This was an Oceans 9 level robbery (that’s the next movie, right?) for Danny Ainge this late in the first round. At No. 27 you’re usually just hoping to get a guy who can develop into a role player in a few years. Williams is much more than that, he has the tools to be an elite NBA defender, and in college he was a defensive and rebounding force. In the NBA he’s going to be a rim running big, ala DeAndre Jordan — except Jordan fulfilled his potential. It’s up to Boston to get that out of Williams (and it’s up to Williams himself to work), but if they do this was another brilliant Ainge pick.

Loser: Golden State Warriors.

They tried to buy into the second round as they did a year ago and pick up someone who fits their style — and this year they had $5.1 million to do it (more than the $3.5 million a year ago). However, other GMs remember how much heat the Bulls front office took for selling their pick to Golden State last year and watching the Warriors draft Jordan Bell — Mr. “cash considerations” was playing a role in the NBA Finals. No GM wanted to repeat that mistake. No early second-round pick for the Warriors this year.

However, their first-round pick of Jacob Evans was a good one, he’s the kind of versatile wing player who fits into their rotation.

Winner: Puma.

The German soccer cleat maker shoe and apparel company wanted to get back into the basketball game, and the did it with a splash — their guys Ayton and Bagley went No. 1 and 2. That’s going to be a lot of free publicity and a lot of eyes on their players starting in Summer League and beyond. The company also landed guys with real potential in Michael Porter Jr. and Zhaire Smith.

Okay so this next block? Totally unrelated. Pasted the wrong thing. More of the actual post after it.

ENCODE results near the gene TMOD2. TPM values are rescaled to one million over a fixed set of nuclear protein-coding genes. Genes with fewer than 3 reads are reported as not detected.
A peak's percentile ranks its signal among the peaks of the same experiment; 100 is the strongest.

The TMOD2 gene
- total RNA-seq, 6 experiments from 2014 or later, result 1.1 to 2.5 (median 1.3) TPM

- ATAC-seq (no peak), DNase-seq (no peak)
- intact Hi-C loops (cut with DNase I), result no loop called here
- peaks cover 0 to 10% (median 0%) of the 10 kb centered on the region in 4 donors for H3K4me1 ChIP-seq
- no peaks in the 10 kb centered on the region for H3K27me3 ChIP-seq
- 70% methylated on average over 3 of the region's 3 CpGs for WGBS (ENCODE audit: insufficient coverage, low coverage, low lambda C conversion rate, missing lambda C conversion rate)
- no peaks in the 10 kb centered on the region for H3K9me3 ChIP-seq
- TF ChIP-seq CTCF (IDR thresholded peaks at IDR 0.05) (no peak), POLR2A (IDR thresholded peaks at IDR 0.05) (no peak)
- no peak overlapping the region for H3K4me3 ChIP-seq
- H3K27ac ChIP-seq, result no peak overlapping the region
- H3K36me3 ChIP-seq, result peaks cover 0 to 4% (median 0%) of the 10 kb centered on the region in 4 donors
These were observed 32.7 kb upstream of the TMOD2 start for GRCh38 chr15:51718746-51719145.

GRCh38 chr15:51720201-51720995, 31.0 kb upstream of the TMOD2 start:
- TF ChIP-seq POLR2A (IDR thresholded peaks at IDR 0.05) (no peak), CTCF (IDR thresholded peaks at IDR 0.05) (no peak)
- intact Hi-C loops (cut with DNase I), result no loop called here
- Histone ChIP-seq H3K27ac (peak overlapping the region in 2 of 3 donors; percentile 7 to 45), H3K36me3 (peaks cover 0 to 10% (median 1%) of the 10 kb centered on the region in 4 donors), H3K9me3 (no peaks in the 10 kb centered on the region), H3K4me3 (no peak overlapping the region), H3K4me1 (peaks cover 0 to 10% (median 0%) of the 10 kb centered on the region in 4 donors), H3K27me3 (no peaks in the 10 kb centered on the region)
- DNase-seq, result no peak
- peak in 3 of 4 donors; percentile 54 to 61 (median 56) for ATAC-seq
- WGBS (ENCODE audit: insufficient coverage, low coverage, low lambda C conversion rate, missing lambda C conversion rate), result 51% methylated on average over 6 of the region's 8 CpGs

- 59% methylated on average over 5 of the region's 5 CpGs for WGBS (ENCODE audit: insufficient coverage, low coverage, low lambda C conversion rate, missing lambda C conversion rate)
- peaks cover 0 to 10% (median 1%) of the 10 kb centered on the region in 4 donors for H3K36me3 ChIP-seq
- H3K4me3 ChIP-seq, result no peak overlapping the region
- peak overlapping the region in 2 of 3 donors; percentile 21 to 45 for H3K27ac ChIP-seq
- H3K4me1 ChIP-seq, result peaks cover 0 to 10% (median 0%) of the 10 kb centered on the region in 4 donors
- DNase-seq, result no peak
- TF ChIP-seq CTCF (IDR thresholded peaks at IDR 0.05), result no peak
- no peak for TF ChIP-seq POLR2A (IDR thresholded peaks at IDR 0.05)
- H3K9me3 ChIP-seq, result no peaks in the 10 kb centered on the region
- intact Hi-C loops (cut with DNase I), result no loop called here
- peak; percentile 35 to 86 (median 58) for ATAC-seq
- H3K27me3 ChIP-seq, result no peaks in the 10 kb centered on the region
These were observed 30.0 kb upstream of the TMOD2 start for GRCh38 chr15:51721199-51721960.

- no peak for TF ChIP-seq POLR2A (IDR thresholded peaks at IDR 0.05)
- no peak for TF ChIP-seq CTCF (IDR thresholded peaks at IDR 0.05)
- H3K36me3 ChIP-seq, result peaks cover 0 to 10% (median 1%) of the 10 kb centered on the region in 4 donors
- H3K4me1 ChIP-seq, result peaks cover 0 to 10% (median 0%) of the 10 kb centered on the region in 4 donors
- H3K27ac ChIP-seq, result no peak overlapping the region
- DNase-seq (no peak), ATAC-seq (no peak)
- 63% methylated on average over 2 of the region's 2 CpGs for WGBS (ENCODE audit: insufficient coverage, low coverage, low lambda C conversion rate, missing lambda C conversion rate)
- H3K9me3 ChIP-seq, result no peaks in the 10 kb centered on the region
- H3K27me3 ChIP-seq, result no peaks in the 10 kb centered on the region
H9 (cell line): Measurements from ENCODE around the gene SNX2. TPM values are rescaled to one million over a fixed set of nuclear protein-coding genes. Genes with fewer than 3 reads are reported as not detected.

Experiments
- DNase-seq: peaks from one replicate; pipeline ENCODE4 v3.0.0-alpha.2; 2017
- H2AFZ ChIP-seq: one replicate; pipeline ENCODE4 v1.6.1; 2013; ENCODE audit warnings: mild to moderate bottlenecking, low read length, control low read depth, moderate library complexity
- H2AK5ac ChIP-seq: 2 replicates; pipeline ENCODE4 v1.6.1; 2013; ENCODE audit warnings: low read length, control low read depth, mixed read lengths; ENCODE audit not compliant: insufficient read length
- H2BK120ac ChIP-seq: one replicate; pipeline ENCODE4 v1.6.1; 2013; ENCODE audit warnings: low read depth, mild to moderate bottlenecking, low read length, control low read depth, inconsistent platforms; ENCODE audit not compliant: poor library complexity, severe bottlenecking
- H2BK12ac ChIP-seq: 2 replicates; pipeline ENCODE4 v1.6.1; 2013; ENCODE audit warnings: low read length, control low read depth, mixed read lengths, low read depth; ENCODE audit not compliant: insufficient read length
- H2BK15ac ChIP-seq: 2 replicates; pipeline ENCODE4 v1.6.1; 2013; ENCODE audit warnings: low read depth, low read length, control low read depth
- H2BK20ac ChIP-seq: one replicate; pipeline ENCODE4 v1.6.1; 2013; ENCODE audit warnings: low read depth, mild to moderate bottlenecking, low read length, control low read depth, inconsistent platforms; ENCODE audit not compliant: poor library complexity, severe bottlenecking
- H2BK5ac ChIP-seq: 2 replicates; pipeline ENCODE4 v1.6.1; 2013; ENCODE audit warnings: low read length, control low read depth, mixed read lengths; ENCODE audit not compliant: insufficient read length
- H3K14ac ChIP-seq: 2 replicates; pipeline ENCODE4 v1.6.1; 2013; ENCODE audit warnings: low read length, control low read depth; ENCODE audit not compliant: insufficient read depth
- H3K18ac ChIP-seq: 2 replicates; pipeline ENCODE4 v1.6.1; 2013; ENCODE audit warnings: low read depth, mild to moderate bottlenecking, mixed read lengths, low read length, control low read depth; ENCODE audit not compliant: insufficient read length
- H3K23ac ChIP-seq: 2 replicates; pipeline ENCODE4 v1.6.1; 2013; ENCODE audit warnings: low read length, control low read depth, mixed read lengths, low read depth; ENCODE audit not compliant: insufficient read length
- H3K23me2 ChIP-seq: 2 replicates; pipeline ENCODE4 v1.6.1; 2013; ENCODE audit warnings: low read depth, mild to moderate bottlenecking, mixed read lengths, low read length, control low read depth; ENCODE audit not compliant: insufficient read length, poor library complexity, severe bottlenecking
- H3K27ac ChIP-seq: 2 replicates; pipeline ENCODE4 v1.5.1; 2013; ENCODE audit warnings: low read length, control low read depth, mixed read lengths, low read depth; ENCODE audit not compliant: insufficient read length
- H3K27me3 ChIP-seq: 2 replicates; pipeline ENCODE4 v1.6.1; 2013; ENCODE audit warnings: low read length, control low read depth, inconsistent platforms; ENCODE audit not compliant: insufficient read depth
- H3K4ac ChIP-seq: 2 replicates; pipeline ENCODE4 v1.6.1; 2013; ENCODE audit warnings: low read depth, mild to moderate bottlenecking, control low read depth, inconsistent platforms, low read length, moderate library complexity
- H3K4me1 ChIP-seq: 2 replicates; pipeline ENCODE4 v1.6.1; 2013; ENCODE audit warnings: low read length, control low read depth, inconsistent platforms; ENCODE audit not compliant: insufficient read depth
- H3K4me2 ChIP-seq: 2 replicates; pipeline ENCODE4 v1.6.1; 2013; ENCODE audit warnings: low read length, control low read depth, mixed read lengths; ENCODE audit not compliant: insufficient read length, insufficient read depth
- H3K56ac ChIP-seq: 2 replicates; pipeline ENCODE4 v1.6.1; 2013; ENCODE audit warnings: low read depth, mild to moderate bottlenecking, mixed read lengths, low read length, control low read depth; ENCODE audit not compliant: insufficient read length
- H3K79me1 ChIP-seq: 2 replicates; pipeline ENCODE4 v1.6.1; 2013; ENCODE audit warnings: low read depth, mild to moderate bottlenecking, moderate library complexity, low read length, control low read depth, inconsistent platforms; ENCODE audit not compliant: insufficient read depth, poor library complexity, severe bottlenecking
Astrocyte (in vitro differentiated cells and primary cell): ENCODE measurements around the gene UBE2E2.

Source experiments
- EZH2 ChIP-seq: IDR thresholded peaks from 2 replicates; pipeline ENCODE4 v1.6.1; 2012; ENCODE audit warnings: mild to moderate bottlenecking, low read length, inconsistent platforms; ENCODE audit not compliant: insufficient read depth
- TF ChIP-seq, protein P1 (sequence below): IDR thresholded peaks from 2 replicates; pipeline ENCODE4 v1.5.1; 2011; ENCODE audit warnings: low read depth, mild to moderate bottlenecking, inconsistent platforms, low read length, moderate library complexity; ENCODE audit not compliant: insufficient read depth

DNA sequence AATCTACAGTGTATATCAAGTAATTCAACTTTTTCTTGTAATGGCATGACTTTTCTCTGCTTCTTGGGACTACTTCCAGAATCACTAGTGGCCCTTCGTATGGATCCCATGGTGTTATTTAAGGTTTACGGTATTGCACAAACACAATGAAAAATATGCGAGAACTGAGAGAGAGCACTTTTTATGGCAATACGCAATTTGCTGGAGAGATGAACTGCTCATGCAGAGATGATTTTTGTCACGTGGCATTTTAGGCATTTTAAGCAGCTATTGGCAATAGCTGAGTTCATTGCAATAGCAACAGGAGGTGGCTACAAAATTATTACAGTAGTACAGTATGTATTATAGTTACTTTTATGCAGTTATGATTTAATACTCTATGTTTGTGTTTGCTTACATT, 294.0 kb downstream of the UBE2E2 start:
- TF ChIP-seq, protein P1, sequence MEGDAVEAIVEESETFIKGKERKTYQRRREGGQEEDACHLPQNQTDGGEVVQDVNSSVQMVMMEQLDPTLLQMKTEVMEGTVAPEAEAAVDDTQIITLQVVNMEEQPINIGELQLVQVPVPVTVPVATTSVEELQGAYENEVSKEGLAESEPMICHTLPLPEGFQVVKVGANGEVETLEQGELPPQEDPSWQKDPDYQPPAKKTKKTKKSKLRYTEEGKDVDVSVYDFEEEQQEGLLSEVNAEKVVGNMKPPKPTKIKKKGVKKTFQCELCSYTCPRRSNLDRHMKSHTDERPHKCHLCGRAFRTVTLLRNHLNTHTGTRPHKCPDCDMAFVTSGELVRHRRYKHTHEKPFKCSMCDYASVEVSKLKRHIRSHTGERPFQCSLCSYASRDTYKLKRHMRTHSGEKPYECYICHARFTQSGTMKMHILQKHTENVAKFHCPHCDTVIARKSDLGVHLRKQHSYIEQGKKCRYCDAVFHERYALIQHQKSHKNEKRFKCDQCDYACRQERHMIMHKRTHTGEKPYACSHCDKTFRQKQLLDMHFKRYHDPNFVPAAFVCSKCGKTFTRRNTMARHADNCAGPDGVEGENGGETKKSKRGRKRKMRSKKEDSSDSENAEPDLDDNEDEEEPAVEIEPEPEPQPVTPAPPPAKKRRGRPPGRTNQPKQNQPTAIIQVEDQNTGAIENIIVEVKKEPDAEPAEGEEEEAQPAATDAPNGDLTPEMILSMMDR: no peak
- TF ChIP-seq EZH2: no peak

Oh, and they hired Jay-Z as well. That’s a good week whatever else happens.

Winner: NBA Twitter

The guys in suits up the executive food chain tried to put an end to Woj bombs this year — ESPN was trying to clamp down on their news breakers Tweeting out the picks before they happened (as had been the case for a few years, with Twitter often two or three picks ahead of Adam Silver and the broadcast). Other major news breakers (such as Yahoo’s Shams Charania) agreed to play along. We all thought we would have to wait around for Adam Silver to saunter up to the table.

But if there is one thing NBA Twitter has taught us it’s that it will not be contained. It breaks free, it expands to new territories and crashes through barriers, painfully, maybe even dangerously. NBA Twitter, uh… finds a way.

Before long Twitter picks were leaking and Twitter was a pick ahead of the broadcast again, and Adrian Wojnarowski was dropping bombs, cleverly not saying who the pick was but….

NBA Twitter is the best.

Lonnie Walker’s Spurs hat appears as if it’s floating above his head (photo)

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Basketball players don’t wear hats.

White Men Can't Jump (1992)

OK, scratch that. NBA players don’t wear hats.

But it has become tradition for draft picks to don a cap of the team that selected him.

So, even though Lonnie Walker‘s hair looks like this (via AP):

Pittsburgh Miami Basketball

…he put on a Spurs hat when they selected him No. 18:

NBA Draft Basketball

Even Elfrid Payton did a much better job cramming his do into his hat on draft night:

Walker, an athletic shooting guard who underperformed at Miami, was a surprising choice by San Antonio. The Spurs generally prioritize basketball intelligence over athleticism (though, to be fair, that’s hardly an absolute).

But no matter how Walker fits in San Antonio goes, it probably won’t be more awkward than this.